I meet two old friends here, Mhamed and Hmida Mistaoui. Now in their mid-thirties, they were born in Paris and raised in the Medina; they switch effortlessly between French, English and Arabic. Their parents studied medicine and biology in Paris; when they returned to Tunis, the old family home became an adventure playground for the kids. The water came from a cistern, and they would bathe at the public hamam. Snakes, ghosts and fantastic stories inhabited the house. But though they loved it dearly, they had to leave it in the 1990s because when called to a medical emergency, it took their father too long to make his way through the city’s narrow streets to the site of the accident. Also, their mother had to rise at six each morning to drive the children to school before vendors blocked the street. And so they moved, like so many middle-class families, to the modern suburbs, trading their charming neighborhood for Internet and running water.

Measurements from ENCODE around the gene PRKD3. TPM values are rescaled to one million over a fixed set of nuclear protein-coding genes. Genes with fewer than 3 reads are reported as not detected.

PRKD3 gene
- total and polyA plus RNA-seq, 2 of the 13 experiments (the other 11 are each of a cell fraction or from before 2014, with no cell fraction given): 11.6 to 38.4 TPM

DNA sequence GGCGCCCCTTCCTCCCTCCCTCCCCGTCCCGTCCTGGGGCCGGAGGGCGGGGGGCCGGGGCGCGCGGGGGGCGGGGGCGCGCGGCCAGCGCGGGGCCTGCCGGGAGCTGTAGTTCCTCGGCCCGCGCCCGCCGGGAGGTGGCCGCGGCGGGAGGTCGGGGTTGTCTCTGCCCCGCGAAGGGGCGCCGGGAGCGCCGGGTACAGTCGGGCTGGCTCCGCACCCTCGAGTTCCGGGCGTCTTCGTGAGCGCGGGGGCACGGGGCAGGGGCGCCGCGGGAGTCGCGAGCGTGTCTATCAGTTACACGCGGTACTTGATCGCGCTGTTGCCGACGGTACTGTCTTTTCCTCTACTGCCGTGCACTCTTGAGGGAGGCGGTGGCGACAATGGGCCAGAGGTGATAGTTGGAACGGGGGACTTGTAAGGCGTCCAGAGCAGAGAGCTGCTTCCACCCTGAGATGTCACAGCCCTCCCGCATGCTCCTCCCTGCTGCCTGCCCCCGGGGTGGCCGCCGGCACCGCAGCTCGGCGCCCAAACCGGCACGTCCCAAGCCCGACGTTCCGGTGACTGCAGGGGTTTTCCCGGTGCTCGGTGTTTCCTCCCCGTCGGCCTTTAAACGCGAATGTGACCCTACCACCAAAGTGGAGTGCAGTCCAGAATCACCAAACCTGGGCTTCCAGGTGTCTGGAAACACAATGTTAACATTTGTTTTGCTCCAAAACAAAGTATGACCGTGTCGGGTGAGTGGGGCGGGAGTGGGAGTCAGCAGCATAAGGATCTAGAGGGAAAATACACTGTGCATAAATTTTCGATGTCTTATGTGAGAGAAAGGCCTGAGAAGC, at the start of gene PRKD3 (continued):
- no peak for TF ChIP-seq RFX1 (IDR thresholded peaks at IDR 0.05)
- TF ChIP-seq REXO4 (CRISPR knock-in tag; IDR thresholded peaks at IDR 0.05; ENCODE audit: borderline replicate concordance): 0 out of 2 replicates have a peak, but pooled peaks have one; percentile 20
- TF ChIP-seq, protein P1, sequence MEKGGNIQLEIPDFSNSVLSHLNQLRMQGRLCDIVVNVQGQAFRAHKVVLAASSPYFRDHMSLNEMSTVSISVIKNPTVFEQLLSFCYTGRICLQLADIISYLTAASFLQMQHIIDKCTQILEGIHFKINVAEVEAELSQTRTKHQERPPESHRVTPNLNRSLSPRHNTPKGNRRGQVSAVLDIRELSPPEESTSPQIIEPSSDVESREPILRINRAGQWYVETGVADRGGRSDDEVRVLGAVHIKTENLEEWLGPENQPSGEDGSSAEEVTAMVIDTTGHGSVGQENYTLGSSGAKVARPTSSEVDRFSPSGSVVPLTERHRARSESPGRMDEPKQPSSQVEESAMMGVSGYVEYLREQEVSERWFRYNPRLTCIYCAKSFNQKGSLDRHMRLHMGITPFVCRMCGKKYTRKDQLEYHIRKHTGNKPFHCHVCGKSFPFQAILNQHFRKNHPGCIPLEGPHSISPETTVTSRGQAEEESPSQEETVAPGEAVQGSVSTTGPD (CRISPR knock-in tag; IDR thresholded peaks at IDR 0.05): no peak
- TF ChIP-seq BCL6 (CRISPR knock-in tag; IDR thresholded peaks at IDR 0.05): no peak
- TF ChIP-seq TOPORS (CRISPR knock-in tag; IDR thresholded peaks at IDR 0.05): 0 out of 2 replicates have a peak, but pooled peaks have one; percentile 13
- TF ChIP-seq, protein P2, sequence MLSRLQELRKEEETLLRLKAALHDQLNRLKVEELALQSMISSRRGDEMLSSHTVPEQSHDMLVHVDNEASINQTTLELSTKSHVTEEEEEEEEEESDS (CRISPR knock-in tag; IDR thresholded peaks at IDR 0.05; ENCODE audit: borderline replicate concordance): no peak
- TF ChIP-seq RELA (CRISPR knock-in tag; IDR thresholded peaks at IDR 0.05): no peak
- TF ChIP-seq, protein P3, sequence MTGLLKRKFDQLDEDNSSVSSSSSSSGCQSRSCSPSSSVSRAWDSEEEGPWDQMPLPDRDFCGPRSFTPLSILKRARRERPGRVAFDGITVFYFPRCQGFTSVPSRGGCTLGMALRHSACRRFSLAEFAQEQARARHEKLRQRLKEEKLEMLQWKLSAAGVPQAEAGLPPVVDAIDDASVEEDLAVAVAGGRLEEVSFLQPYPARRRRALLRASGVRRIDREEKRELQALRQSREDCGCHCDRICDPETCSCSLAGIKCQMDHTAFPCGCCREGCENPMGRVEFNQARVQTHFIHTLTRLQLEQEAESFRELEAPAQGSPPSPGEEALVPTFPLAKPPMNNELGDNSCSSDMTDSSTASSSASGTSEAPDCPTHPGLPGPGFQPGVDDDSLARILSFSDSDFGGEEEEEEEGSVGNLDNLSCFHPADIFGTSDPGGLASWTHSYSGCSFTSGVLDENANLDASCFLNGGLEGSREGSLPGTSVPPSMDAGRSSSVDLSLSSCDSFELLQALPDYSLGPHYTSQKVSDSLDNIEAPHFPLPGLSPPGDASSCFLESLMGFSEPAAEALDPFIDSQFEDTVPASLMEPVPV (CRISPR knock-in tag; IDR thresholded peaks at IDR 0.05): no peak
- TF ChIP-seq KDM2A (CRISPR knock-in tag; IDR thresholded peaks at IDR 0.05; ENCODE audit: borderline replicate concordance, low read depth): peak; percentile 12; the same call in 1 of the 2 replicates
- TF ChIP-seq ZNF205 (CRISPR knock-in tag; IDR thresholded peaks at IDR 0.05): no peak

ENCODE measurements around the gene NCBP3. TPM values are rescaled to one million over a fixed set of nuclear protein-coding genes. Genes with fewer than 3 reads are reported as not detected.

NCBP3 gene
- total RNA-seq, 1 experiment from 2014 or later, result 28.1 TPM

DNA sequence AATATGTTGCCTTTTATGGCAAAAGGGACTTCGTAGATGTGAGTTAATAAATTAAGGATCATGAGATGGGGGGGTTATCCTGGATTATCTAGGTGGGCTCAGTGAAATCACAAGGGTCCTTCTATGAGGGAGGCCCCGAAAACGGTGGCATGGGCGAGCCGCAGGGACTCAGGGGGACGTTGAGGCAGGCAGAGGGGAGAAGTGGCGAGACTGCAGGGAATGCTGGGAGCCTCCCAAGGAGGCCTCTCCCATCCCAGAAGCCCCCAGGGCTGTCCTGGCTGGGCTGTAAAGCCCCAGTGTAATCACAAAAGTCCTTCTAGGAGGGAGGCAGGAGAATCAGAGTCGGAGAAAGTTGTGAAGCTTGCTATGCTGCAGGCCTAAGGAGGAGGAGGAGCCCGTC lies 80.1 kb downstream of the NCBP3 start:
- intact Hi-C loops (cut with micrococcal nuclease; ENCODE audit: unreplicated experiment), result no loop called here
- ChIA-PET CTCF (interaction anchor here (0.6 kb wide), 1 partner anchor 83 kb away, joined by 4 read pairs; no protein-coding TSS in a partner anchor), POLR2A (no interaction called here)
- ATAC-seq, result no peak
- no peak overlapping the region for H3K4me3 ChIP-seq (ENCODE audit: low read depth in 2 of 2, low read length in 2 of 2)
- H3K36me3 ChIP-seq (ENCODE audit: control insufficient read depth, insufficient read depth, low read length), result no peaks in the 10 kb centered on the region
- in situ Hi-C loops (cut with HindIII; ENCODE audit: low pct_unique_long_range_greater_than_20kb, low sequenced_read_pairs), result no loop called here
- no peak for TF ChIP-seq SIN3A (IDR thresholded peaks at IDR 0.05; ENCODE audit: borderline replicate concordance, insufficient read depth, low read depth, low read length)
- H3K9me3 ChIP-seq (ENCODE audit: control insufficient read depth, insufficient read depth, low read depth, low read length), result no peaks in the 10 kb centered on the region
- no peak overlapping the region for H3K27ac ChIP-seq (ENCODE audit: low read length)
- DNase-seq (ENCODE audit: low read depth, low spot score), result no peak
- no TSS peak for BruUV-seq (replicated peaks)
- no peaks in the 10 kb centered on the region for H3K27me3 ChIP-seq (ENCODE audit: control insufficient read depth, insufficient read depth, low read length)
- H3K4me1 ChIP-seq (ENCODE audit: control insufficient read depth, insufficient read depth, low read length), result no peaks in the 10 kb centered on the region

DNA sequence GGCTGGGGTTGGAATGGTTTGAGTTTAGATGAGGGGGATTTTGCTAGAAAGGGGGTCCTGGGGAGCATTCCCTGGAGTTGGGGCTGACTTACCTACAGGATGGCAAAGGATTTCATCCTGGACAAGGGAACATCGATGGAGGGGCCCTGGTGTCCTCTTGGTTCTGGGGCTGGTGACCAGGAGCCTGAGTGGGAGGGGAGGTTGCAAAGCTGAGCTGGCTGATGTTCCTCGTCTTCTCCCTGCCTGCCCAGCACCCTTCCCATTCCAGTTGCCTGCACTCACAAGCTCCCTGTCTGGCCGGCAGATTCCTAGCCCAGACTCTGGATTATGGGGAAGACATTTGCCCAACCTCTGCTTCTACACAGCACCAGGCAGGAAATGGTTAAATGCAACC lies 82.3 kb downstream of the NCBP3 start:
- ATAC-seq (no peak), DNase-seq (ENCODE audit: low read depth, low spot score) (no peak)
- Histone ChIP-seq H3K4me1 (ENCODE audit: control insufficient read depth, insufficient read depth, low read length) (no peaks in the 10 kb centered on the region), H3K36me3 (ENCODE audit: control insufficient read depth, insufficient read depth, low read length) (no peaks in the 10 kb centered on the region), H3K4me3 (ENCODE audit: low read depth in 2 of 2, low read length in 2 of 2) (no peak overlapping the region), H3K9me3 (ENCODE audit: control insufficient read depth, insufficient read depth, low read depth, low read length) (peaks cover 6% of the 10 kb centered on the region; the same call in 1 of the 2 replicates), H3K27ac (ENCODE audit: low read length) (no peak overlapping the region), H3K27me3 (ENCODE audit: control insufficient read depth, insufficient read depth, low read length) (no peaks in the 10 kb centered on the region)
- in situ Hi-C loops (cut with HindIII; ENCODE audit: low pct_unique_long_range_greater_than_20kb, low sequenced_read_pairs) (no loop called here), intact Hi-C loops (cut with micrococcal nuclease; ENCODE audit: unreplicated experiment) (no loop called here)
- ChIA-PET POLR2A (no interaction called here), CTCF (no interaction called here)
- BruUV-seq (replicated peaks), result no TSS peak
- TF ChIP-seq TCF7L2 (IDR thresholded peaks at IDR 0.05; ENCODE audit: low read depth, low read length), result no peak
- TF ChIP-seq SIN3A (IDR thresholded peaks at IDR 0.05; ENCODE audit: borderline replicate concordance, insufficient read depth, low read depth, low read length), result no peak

Workers from outside Tunis filled the old city houses, renting single rooms but not generating the cash for their renovation. The Medina, once the pride of the bourgeoisie, fell into decay and became a symbol of backwardness. Not until the turn of the millennium did a new awareness arise for its sleeping treasures.